Oh, India! I spent thirty minutes working on a blog post when the internet crashed and I lost it all, such is India! I don’t particularly mind, as I didn’t like that entry anyways. It was too stuffy. Really. Anyways.
I arrived in Leh, the capital of Ladakh, on Monday, after a grueling twenty hours sitting on planes, and who knows how many more spent lying around in the various airports of Boston, New York, Chicago, and New Delhi. Never have I had a more difficult time trying to leave the US, but I took it as a lesson in patience in preparation for India, a country that runs on it’s own time.
My final flight from Delhi to Leh swiftly took me out of the nation’s capital, and not a moment too soon. When I landed at 8:30pm, Delhi was a smoldering 104 Fahrenheit. I was not the slightest bit curious to see what it would be like around noon the next day, so at six am I fled to Ladakh, one of the northern-most regions of India. Halfway through the hour-long flight, the low clouds gave way to the enormous Himalayan and Kunlun mountain ranges that frame the Tibetan plateau, and I swear I could see the mighty K2 to the Northwest, towering ever so ominously above the clouds.
The bone-shattering descent took us down into the clouds and through a valley running Northwest. The television read that our elevation was 5100 meters, yet the snow-capped peaks still towered high above us, as tiny green oasis’ slipped by below. After a few minutes, the plane sharply turned around and dropped into Leh’s airport, elevation 3200 meters. I grabbed my baggage from the single baggage claim belt in the tiny airport, huffed and puffed my way into a cab, and headed towards a guesthouse in the village of Chanspa that I chose from a list of “eco-friendlier” places to stay. Luckily, they had a room, at the right price, with an absolutely incredible view of the mountains, so I settled in to acclimate to Leh’s staggering altitude of 3524 meters (11,562 ft).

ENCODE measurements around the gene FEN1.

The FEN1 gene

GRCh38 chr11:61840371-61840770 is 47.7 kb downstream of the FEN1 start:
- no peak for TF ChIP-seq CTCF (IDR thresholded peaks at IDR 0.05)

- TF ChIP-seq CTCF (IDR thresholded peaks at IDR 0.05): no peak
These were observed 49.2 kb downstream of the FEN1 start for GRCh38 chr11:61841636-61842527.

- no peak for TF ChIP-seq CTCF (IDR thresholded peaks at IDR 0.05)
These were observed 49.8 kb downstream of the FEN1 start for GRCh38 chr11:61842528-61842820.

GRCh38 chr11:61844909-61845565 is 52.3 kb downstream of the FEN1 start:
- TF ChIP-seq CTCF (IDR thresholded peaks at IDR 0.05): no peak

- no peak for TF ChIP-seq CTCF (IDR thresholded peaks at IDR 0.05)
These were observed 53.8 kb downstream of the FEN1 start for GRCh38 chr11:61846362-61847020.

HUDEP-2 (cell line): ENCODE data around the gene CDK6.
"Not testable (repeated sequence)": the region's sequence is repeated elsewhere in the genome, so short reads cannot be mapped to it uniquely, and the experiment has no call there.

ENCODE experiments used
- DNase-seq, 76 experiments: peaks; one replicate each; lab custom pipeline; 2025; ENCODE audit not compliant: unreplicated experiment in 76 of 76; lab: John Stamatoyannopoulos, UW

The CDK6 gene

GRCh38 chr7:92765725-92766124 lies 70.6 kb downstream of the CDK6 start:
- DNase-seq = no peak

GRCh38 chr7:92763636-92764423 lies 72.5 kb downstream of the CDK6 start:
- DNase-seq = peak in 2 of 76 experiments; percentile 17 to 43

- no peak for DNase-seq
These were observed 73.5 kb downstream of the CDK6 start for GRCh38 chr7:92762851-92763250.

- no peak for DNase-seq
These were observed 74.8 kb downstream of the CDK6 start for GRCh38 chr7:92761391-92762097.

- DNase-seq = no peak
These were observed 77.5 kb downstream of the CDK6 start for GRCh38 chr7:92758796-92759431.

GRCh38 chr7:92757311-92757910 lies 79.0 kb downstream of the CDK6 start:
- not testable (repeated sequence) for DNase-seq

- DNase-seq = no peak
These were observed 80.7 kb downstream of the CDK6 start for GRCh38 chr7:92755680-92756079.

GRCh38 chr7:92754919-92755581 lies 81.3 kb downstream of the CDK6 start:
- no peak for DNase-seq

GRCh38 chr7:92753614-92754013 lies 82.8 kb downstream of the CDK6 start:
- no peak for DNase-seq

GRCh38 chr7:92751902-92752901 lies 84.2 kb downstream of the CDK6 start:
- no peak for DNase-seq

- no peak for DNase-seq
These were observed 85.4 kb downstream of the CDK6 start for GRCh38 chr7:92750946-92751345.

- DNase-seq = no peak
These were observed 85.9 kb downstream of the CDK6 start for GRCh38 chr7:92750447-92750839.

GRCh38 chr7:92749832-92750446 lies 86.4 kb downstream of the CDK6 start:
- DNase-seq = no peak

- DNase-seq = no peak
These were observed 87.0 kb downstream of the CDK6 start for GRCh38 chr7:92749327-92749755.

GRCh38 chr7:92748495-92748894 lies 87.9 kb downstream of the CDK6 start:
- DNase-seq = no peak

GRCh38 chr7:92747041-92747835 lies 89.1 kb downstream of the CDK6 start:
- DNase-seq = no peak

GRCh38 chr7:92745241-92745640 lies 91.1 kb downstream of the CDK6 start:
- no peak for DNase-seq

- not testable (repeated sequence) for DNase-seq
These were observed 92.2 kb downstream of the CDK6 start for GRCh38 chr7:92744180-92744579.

I feel so at home in the quiet village, comfortably nestled between mountains, spending my days reading, studying and stumbling over some Ladakhi, and staring up at the mountains, trying to memorize every nook and cranny. On walks, I spend so much time looking up at them, I’m surprised I haven’t stepped in cow poo.
I spend much of my time having discussions with Rinzen, the owner of my guest house. He tells me of his travels to Burma and Nepal, and jokes about how he is retired and “waiting for visa…to heaven or hell.” When I commented on the construction of a house next door, he explained that all of the houses surrounding his were built in the last fifteen years, well after his was completed in 1985. Before that, the land was covered in fields, where families grew their own food for the year.
“Many guesthouses,” I remarked.
“Now, every house is guest house,” he explained. In the 1980s and 90s, families opened a few rooms to tourists for extra income. Before long, the entire house was turned into rooms for guests, and the family resigned themselves to only a few rooms of the house, as is the case with Rinzen’s family, which includes his wife, his children, and his grandchildren.
When I finally did set out into downtown Leh, I was overwhelmed by the hustle and bustle, and the presence of old and new–monks riding by on a motorbike, donning sunglasses; Ladakhi women selling vegetables on the street next to internet cafes and German bakeries. After reading about the impacts of tourism on Ladakh in Helena Norberg-Hodge’s “Ancient Futures,” I became hyper-aware of the issues that tourism has brought, many of which remain to be seen.